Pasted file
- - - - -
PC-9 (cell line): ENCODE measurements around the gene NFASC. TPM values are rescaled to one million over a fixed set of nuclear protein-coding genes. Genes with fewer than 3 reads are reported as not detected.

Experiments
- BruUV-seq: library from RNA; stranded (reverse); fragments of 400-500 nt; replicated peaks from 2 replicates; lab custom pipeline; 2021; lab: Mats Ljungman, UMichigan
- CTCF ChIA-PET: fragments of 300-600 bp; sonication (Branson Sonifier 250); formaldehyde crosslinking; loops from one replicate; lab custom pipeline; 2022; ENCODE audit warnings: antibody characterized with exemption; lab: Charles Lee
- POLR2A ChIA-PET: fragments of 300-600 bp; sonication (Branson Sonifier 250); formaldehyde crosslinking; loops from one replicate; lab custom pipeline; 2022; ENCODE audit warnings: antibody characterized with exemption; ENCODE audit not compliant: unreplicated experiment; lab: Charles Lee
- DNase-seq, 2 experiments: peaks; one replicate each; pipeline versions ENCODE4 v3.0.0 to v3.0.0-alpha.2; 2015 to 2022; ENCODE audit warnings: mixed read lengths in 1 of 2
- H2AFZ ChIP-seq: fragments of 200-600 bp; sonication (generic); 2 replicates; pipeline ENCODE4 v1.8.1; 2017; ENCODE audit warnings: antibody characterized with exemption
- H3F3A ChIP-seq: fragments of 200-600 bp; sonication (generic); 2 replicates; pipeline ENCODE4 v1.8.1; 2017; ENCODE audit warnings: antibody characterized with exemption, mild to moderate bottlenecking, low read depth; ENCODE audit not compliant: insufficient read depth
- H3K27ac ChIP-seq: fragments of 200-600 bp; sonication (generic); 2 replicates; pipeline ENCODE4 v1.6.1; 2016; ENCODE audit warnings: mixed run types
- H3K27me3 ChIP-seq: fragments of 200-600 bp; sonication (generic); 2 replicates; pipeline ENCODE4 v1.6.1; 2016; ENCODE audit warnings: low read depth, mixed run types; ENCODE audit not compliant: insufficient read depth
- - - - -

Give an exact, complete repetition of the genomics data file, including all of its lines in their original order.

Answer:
PC-9 (cell line): ENCODE measurements around the gene NFASC. TPM values are rescaled to one million over a fixed set of nuclear protein-coding genes. Genes with fewer than 3 reads are reported as not detected.

Experiments
- BruUV-seq: library from RNA; stranded (reverse); fragments of 400-500 nt; replicated peaks from 2 replicates; lab custom pipeline; 2021; lab: Mats Ljungman, UMichigan
- CTCF ChIA-PET: fragments of 300-600 bp; sonication (Branson Sonifier 250); formaldehyde crosslinking; loops from one replicate; lab custom pipeline; 2022; ENCODE audit warnings: antibody characterized with exemption; lab: Charles Lee
- POLR2A ChIA-PET: fragments of 300-600 bp; sonication (Branson Sonifier 250); formaldehyde crosslinking; loops from one replicate; lab custom pipeline; 2022; ENCODE audit warnings: antibody characterized with exemption; ENCODE audit not compliant: unreplicated experiment; lab: Charles Lee
- DNase-seq, 2 experiments: peaks; one replicate each; pipeline versions ENCODE4 v3.0.0 to v3.0.0-alpha.2; 2015 to 2022; ENCODE audit warnings: mixed read lengths in 1 of 2
- H2AFZ ChIP-seq: fragments of 200-600 bp; sonication (generic); 2 replicates; pipeline ENCODE4 v1.8.1; 2017; ENCODE audit warnings: antibody characterized with exemption
- H3F3A ChIP-seq: fragments of 200-600 bp; sonication (generic); 2 replicates; pipeline ENCODE4 v1.8.1; 2017; ENCODE audit warnings: antibody characterized with exemption, mild to moderate bottlenecking, low read depth; ENCODE audit not compliant: insufficient read depth
- H3K27ac ChIP-seq: fragments of 200-600 bp; sonication (generic); 2 replicates; pipeline ENCODE4 v1.6.1; 2016; ENCODE audit warnings: mixed run types
- H3K27me3 ChIP-seq: fragments of 200-600 bp; sonication (generic); 2 replicates; pipeline ENCODE4 v1.6.1; 2016; ENCODE audit warnings: low read depth, mixed run types; ENCODE audit not compliant: insufficient read depth